Since elementary school, the concept of stop, drop, and roll has been drilled into the young minds of children. Unfortunately, this is often where fire safety training and education ends. In order to properly respond to a fire, it is vital to further expand on this education, especially in the workplace.
Many employers feel as though fire safety and training is not something they need to be concerned with. It is easy to fall under the impression that you and your employees will never be impacted by a fire, but fires are a lot more commonplace than many assume.
The National Fire Protection Association (NFPA) estimates that the fire department responds to a fire every 24 seconds, a fire-related injury occurs every 35 minutes, and a fatality every 144 minutes in the United States. As a result of these frequent fires, the U.S. Fire Administration estimated losses of $26.5 billion in 2018.
This is time, money, and lives that are carelessly lost and, in most cases, could have been otherwise prevented with proper training on fire safety. Simply hanging an evacuation plan in the breakroom is not enough training to ensure the wellbeing of your employees. When an actual fire occurs, panic sets in, and reasonable action is often forgotten.
This onset of panic is due to a lack of training on the process of evacuation. The only way to prevent the injuries and fatalities caused by this is with proper training. The most powerful defense an employer can take against potential threats of fire is empowering their employees by preparing them with fire safety training and response.
Fire safety experts believe that training, knowledge, and practical experience can be the difference between a few small flames and an uncontrolled blaze. This is why at National Safety Compliance, we offer several different ways to train your employees on fire safety, including turn-key online training modules here on Online OSHA Training, as well as more traditional employer-led training programs available on DVD, USB, or Digital Access on OSHA-Safety-Training.net.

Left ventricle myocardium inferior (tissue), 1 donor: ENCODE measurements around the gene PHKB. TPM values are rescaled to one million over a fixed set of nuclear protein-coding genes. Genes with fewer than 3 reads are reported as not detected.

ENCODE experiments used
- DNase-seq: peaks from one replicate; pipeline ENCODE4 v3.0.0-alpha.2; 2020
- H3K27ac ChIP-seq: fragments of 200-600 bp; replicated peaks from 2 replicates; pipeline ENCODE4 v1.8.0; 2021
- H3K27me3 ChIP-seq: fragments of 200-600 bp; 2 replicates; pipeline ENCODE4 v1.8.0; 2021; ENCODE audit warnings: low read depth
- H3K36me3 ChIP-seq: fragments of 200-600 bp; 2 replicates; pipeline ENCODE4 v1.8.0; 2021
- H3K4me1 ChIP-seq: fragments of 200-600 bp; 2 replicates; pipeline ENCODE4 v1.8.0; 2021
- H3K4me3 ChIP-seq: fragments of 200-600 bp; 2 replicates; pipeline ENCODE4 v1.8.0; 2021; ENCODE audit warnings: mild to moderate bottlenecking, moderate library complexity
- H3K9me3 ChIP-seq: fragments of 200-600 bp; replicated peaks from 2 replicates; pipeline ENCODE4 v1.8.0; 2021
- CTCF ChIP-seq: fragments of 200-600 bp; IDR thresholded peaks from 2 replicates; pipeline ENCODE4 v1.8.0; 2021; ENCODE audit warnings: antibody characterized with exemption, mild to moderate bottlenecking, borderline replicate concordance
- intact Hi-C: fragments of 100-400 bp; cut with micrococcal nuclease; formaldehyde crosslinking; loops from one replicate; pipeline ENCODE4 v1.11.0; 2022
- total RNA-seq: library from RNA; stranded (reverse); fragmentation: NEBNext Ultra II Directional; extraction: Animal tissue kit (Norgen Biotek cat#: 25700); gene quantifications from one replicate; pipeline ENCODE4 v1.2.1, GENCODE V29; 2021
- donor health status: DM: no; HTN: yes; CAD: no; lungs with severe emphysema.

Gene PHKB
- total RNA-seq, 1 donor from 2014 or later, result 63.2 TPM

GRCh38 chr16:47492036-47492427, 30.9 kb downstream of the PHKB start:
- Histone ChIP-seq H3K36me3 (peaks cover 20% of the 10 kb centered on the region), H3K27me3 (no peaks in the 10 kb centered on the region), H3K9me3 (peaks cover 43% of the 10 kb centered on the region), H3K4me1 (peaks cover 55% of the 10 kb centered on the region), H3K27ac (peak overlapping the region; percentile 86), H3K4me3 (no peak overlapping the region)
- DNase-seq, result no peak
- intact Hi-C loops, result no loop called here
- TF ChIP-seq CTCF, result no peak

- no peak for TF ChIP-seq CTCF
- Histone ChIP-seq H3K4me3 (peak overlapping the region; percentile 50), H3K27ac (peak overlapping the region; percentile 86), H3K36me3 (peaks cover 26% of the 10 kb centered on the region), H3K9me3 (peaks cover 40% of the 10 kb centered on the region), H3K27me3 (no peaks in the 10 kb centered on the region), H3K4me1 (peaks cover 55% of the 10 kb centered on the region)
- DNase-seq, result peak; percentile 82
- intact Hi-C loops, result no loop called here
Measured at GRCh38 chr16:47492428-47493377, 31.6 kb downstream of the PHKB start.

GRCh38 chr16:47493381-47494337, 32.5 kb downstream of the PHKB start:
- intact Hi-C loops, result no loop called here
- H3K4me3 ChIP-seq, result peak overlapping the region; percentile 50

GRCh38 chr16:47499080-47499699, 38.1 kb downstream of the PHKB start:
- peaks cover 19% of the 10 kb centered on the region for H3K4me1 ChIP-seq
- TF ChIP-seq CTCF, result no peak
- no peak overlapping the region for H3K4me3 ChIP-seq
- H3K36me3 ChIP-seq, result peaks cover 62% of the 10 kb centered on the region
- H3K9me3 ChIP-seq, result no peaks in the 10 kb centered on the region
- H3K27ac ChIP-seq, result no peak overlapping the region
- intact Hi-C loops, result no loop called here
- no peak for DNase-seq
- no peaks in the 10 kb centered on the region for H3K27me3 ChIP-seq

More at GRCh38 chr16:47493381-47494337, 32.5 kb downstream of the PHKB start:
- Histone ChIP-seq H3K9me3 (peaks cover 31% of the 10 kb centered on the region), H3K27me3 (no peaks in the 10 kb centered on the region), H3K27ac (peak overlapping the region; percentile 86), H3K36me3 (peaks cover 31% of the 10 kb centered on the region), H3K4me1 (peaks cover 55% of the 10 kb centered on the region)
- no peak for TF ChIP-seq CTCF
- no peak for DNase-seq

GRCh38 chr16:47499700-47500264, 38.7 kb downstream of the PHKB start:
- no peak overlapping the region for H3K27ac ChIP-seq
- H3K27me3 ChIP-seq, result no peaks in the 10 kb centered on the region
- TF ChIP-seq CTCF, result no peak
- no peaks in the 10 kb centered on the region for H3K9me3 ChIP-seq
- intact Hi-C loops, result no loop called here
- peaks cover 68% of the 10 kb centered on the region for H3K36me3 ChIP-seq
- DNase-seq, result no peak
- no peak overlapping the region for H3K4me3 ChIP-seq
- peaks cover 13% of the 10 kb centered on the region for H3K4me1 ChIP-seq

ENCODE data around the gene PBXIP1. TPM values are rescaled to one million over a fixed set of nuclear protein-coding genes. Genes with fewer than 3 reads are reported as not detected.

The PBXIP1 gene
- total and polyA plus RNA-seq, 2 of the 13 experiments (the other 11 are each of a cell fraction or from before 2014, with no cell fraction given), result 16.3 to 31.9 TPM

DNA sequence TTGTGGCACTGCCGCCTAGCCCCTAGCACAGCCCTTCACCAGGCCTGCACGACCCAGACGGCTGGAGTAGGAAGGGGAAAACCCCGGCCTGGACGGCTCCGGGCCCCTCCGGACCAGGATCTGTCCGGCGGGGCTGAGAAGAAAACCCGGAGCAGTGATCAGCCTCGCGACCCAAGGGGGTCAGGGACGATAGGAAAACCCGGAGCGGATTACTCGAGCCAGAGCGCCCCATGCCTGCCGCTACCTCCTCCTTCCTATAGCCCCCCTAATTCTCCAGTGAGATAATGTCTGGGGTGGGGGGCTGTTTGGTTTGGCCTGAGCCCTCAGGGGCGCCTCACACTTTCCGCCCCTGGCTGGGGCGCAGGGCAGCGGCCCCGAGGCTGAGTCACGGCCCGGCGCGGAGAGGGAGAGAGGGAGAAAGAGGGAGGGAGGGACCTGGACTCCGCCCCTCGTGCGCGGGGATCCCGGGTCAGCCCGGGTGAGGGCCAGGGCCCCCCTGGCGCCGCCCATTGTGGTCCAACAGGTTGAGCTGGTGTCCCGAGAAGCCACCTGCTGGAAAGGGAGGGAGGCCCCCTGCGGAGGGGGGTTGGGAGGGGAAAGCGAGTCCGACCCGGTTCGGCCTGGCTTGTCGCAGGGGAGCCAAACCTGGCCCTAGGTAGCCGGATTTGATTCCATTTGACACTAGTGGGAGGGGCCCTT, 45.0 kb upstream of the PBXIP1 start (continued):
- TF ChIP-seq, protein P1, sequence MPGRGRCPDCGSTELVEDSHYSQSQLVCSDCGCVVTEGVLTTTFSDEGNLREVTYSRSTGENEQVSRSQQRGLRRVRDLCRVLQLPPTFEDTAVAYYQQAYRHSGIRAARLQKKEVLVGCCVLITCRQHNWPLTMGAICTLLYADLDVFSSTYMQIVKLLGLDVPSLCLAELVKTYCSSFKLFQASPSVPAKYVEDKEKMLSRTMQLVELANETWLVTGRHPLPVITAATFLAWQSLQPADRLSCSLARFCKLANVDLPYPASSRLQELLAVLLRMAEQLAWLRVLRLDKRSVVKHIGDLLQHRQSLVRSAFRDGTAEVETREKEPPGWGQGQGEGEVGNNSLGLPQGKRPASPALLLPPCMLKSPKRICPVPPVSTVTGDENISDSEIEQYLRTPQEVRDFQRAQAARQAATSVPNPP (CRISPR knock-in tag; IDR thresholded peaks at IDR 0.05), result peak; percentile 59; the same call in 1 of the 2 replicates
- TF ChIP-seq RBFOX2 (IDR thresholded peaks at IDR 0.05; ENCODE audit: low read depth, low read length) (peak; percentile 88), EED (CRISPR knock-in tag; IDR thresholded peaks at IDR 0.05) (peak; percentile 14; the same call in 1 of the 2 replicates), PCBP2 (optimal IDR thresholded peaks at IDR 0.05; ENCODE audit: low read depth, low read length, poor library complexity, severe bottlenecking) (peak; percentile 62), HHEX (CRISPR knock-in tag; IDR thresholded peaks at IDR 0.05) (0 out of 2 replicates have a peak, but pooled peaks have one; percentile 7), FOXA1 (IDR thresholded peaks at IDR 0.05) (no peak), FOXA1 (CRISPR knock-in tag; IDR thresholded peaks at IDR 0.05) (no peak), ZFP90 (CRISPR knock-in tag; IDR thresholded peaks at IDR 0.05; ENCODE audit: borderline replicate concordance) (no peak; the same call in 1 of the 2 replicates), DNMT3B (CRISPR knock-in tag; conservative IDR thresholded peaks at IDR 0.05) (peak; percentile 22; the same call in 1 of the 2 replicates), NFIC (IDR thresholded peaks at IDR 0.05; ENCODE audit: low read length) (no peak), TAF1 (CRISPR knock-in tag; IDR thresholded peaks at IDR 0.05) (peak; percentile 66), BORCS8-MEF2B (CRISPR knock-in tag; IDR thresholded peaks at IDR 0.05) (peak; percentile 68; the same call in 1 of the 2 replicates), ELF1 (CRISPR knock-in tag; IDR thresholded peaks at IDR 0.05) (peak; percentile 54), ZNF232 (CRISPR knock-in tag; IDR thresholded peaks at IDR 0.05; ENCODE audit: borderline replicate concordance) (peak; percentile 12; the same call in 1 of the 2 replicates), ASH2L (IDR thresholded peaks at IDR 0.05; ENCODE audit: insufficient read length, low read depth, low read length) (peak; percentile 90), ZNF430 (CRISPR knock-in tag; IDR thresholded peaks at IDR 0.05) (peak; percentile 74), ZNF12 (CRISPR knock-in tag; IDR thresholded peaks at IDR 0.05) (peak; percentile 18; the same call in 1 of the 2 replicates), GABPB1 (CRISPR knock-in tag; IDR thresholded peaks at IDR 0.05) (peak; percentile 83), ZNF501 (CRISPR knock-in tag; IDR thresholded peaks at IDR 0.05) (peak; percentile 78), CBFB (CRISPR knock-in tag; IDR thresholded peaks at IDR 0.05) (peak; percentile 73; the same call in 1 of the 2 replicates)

Guidelines for Workplace Fire Safety Training
Employer Fire Safety Responsibilities:
- Emergency Preparedness Plan: All employers should have a emergency preparedness plan in place in the event of a fire to outline all actions that employees should take. Plans should include response duties, coordination with fire departments, resources for the disabled, evacuation, emergency communication, and first aid provisions.
- Equipment: Must have the proper equipment and maintain it with proper inspections to ensure that they are working properly.
- Training: In order for employees to know how to work fire equipment like extinguishers and fire suppression systems it is important for them to have training on the proper operation of the equipment. This fire safety training should be provided by the employer.
Employee Fire Safety Responsibilities:
- Keep informed on safety procedures: Employees must pay attention to all safety procedures and details laid out in the Emergency Preparedness Plan. They have the responsibility to retain the information, participate, and confidently use the equipment. Signs and posters can help employees remember fire safety information.